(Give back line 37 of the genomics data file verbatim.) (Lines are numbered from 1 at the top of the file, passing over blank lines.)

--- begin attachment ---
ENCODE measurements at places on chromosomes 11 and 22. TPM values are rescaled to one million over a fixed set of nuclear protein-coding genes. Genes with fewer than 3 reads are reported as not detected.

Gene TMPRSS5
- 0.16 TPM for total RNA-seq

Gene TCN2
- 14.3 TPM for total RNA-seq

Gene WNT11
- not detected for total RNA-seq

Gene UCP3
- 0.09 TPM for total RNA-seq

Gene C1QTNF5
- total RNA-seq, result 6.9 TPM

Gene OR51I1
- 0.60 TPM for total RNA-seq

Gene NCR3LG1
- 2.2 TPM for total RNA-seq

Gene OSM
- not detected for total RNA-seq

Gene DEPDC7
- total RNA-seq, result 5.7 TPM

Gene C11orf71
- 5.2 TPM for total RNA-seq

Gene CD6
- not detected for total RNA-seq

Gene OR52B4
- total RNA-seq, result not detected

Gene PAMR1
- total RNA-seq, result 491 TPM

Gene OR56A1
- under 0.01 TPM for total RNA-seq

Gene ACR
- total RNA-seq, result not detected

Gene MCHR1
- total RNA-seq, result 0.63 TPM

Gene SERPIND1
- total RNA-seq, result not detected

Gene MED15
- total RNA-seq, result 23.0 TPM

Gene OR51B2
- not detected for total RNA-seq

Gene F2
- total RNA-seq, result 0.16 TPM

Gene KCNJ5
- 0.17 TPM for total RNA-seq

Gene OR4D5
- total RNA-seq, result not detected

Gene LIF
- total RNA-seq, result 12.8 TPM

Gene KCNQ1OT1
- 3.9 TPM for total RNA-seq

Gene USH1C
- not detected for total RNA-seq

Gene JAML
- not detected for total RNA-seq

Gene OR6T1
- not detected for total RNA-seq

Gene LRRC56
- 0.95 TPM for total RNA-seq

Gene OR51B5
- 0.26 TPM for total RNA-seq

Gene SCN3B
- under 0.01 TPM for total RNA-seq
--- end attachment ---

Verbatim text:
- total RNA-seq, result 23.0 TPM